Road to Recovery
The first warm day in March last year inspired Larry Ford to take a ride on his motorcycle. It was great to feel the wind and balmy sun on his face. But his perfect day ended in one horrible moment — Larry’s path was crossed by a truck, and he and his motorcycle crashed into the back of it.
When the Emergency Medical Service (EMS) team arrived, they knew Larry’s injuries required immediate medical attention. From the scene of the accident, the EMS team called in a trauma alert to let Atrium’s Emergency Trauma Center (ETC) know that a patient was on his way.
Gary Cobb, MD, FACS, MS, trauma surgeon at Atrium, was the first physician to examine Larry. “He had been in and out of consciousness, but Mr. Ford was awake and alert when he arrived. He had multiple fractures,” says Dr. Cobb, “but he wore a helmet so he didn’t sustain any trauma to his head.”
CT scans were quickly done of Larry’s head, neck, chest, abdomen and pelvis, and showed that he not only sustained several fractures but also had a small hematoma (gathering of blood cells) in his spleen. “He was pretty beat up, so we admitted him to the Intensive Care Unit (ICU) to monitor him,” Dr. Cobb adds.
Bumps in the road
“The most serious injury was a major fracture involving the joint surface of Larry’s right knee,” says James Abbott, MD, the orthopedic surgeon on call that day. “We had to install a temporary ‘halo’ device with pins and bars on the outside of his leg and wait for the swelling to go down. A shoulder fracture complicated matters, but didn’t require surgery.” A week later, when Larry was stable, Dr. Abbott performed an “internal fixation,” placing metal plates and screws internally around the fractured bones of his right knee.
After a few days, Larry was able to move out of the ICU to Atrium’s fourth floor to recover from surgery. “The whole team was constantly taking care of me and Carolyn, my wife,” he says. “She stayed with me as long as I was in the hospital. Fortunately, I had a laptop so she could get her work done and check in on me, too.”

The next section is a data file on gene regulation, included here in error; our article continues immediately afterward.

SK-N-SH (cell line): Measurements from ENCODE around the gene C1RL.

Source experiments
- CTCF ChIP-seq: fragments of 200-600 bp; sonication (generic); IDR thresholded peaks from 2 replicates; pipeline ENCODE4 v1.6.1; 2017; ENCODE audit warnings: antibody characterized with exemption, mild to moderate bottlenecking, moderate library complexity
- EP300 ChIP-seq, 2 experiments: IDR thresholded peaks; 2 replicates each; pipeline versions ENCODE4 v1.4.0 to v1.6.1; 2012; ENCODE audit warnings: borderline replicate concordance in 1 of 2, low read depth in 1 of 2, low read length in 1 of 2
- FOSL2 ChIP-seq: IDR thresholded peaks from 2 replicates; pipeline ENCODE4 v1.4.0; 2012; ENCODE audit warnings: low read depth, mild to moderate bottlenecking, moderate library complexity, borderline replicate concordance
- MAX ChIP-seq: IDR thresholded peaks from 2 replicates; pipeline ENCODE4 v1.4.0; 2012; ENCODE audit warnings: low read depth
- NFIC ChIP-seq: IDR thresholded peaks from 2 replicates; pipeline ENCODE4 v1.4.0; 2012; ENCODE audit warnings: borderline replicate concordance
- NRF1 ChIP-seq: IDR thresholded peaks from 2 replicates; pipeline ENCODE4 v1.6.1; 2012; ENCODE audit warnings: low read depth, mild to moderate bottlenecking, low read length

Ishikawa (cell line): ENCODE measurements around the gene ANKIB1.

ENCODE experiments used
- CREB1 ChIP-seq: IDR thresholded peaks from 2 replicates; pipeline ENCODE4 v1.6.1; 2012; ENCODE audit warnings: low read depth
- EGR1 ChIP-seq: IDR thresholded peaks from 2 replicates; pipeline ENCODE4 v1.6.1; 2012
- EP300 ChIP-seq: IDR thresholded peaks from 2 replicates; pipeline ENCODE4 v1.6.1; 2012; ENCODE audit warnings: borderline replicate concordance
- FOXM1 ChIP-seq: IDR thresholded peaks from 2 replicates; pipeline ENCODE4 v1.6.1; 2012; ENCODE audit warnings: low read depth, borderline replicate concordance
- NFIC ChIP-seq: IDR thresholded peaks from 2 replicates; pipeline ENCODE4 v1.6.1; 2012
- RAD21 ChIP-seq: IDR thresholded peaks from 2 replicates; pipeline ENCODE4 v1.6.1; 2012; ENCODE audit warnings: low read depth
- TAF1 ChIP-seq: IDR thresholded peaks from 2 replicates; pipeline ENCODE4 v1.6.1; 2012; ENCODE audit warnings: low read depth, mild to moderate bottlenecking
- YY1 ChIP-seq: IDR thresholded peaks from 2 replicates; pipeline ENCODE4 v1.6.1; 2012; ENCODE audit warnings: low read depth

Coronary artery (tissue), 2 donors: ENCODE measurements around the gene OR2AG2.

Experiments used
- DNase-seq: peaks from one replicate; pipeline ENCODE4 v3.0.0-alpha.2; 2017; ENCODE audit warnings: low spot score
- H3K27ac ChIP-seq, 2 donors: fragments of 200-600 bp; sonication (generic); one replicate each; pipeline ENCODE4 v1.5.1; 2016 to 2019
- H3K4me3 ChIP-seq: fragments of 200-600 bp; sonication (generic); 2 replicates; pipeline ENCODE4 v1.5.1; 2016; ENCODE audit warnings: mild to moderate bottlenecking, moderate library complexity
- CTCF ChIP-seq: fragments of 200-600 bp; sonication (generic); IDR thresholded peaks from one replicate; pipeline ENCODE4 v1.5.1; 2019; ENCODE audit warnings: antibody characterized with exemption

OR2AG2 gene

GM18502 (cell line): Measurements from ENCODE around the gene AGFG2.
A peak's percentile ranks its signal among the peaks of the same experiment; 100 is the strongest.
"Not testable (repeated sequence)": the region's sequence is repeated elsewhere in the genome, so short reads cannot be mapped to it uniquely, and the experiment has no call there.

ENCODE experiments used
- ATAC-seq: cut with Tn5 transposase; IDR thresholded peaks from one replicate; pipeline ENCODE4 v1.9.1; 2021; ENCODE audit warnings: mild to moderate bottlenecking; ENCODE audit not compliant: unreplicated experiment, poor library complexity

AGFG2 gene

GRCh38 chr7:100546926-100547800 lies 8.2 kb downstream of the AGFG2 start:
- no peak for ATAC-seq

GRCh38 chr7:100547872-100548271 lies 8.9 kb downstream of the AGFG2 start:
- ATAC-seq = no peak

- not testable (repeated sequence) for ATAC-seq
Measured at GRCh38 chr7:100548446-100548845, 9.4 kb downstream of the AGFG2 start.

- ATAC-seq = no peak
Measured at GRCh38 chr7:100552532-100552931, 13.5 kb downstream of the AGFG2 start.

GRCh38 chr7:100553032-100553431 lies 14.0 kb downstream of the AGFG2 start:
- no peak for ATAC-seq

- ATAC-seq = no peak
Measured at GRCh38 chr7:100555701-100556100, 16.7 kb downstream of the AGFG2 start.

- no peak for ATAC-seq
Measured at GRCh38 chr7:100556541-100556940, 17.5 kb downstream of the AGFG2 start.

|Gary Cobb, MD, FACS, MS
| James Abbott, MD
|David K. Magnusen, MD
But some complications followed. “Larry got up for therapy and had a drop in his blood pressure,” says Ashley Duley, RN, clinical manager on the fourth floor, who took care of Larry after his surgeries. “His mental alertness and vital signs declined, and he fainted when being transferred from the chair to his bed after therapy. I called the Acute Care Team (ACT) to get more hands on the problem.”
The ACT is a rapid-response team of clinicians, including a critical-care nurse, a respiratory therapist and a physician, who support the nursing staff in critical care situations.
After assessing his symptoms, the ACT staff did further tests and another CT scan. the tests showed the hematoma on his spleen had suddenly worsened and led to a rupture. Dr. Cobb performed emergency surgery to remove Larry’s ruptured spleen.
While helping Larry recover from his surgeries, his caregivers noticed signs of infection in his leg and called in Anwer Siddiqui, MD, MPh, medical director of Infectious Diseases at Atrium, to help with infection control.
“Injuries from traumatic accidents are at high risk of infection because the wounds can become contaminated with soil and debris from the road,” says Dr. Siddiqui. “We treated Larry with intravenous antibiotics for six weeks because his injuries affected deep tissues.”
From that point, Larry was finally able to concentrate on his recovery. his primary care physician, Marvin Ray, MD, and chaplain Jesse Thornton, director of Pastoral Care at Atrium, checked on Larry every day. “And, of course,” says Larry, “it helped for me to have my family, people from church and my friends from the Christian Motorcyclist Association to encourage me.”
Getting back in gear
“While I was on the fourth floor, several therapists came in to show me what I could do by myself,” Larry continues. “Once